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Spring veggies tasty, healthful

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 Well, spring has finally arrived! Even though the air is still a bit chilly, spring produce is making its way to supermarkets and farmers markets. Spring produce features an array of bright colors, textures and tastes with the power-packed, disease-fighting phytonutrients as an added benefit.

Enjoy a wide variety of produce each day to receive hundreds of these nutrients that protect your health. Remember to follow the USDA MyPyramid guidelines to consume 1.5 to 2 cups of fruits and 2-3 cups of vegetables each day. Two cups of raw, leafy greens count as a one-cup serving.

Choose several of these tasty options to brighten your table and add variety to your spring menus.

Artichokes — Each medium artichoke provides about 10 grams of fiber, vitamins A, C and B, magnesium and potassium. To steam, trim an inch or two from the tips of the leaves and remove the stem. Use a vegetable steamer and cook over boiling water for about 25 minutes until tender. Add juice from half of a lemon to prevent darkening. Dip the bottom of the leaves into a light sauce, like a nonfat Greek yogurt seasoned with garlic, mustard and lemon.

Asparagus — Choose asparagus that has dry, tightly closed tips; the thinner stalks are also more tender. Gently break off the tough ends. Steam, roast or grill, seasoned with a balsamic or raspberry vinaigrette with some freshly ground black pepper.

Baby greens — Packed with vitamins, iron and antioxidants, baby greens are a true taste treat. Enjoy a salad with a mixture of spinach, endive, field-mix greens, arugula and more. Sprinkle with fresh walnuts, Craisins, olives, cherry tomatoes and some feta cheese. Toss with a lemony vinaigrette.

Carrots — Loaded with beta-carotene and fiber, carrots can dress up salads, soups, pasta and casseroles — even muffins! Shred carrots into your favorite salad or muffin batter. Their fine texture, bright color and sweet taste add variety to so many recipes.

Sweet peas — These sweet little legumes are a good source of fiber and protein. Add lightly cooked peas to casseroles, salads and stir fries. Steam or microwave just for a few minutes to keep peas a pretty, bright green.

Radishes — These cruciferous vegetables are much like broccoli in the cancer-fighting compounds that they provide. Radishes add a pungent, snappy flavor to salads and salsas. Shred some radishes into a bowl of diced peaches, red onions and tomatoes; toss with lime juice, a pinch of salt and pepper and fresh herbs like tarragon.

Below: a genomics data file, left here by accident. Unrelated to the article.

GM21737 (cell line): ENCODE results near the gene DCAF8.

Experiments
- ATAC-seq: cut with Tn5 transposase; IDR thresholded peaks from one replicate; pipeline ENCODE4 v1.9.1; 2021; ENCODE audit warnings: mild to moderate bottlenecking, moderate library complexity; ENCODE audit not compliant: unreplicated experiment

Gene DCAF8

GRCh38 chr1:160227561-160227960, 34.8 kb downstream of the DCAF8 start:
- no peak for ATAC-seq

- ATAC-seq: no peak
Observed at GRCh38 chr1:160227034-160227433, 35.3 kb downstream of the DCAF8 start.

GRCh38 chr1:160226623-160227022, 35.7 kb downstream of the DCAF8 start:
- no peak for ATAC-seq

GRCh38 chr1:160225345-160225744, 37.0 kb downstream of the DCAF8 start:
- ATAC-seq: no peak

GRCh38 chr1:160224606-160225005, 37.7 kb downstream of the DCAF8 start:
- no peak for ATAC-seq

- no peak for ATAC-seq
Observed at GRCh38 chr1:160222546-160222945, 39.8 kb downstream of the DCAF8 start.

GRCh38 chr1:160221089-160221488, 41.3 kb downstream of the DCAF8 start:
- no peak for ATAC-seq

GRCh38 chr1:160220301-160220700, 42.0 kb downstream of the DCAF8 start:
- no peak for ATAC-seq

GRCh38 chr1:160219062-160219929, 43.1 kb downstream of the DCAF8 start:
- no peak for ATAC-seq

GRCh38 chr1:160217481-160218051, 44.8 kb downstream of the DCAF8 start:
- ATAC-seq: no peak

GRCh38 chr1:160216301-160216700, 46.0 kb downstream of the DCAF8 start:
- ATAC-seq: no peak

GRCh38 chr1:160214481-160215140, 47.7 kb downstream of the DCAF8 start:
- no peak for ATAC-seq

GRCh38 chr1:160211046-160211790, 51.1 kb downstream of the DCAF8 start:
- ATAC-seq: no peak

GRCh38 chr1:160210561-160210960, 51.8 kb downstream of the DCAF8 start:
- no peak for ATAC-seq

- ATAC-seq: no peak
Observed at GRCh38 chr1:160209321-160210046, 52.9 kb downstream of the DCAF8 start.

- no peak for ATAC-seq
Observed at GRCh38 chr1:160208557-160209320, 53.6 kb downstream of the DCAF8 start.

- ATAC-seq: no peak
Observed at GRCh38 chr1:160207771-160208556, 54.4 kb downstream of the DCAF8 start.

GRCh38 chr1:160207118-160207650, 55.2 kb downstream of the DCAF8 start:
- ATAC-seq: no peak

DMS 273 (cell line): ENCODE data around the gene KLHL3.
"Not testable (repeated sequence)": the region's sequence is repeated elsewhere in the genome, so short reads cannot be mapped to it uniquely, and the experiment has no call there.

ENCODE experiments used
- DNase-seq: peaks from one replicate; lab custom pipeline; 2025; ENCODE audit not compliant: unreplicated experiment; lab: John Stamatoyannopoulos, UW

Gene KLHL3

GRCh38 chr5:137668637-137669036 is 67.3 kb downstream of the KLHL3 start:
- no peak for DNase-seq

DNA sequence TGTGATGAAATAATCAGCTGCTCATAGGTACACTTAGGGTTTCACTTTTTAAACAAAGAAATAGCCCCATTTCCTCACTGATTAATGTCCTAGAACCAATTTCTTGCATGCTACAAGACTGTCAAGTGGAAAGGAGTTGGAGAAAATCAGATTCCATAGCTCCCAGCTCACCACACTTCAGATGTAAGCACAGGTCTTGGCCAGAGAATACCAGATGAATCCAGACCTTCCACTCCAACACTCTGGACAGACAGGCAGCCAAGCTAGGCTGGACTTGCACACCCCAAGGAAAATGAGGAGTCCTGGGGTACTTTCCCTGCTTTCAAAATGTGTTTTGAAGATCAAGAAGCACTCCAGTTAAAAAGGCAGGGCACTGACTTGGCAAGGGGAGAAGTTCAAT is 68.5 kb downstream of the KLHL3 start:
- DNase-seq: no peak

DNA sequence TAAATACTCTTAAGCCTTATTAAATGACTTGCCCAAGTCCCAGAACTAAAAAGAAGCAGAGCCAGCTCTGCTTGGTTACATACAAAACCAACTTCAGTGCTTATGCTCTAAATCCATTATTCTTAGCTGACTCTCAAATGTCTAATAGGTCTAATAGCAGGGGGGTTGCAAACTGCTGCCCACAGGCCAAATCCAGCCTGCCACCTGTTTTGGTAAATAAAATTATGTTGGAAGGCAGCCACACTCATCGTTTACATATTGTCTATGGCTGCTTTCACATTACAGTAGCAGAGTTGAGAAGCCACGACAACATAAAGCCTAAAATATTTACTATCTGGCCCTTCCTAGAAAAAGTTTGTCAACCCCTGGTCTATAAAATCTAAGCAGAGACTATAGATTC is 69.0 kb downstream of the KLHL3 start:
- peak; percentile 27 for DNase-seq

Rhubarb —This tart vegetable is a great source of fiber, vitamin C and the phytonutrient lutein. The red hue comes from anthocyanins, which help fight age-related eye disease and certain cancers. Simmer rhubarb with strawberries, pineapple or orange juice instead of sugar or other added nutrients.

Strawberries — Whether eaten plain, as a dessert or with fresh greens, strawberries are rich in vitamin C, potassium and antioxidants that may help prevent cancers of the skin, bladder, lung and esophagus.

Try this quick and tasty spring salad.

To learn about our educational programs, visit the Cornell Cooperative Extension website at http://cce.cornell.edu.

Kathy Dischner is a registered dietitian and nutrition team coordinator with Cornell Cooperative Extension of     Cayuga and Onondaga counties

 

 

Nutty asparagus salad

Cut the cooked asparagus into 1-inch pieces. Place in a bowl; add the walnuts, orange sections, and salad greens. In a small bowl, combine all the dressing ingredients and mix well. Add dressing to the salad and toss well.

Salad: 

• 1 pound fresh asparagus, steamed for about 5 minutes (until crisp-tender)

• 1/2 cup chopped walnuts

• 2 oranges, peeled and separated into sections

• 3 cups mixed salad greens

Dressing:

• 2 tablespoons oil

• 2 tablespoons vinegar

• 2 tablespoons orange juice

• 2 teaspoons sugar

• Pepper to taste

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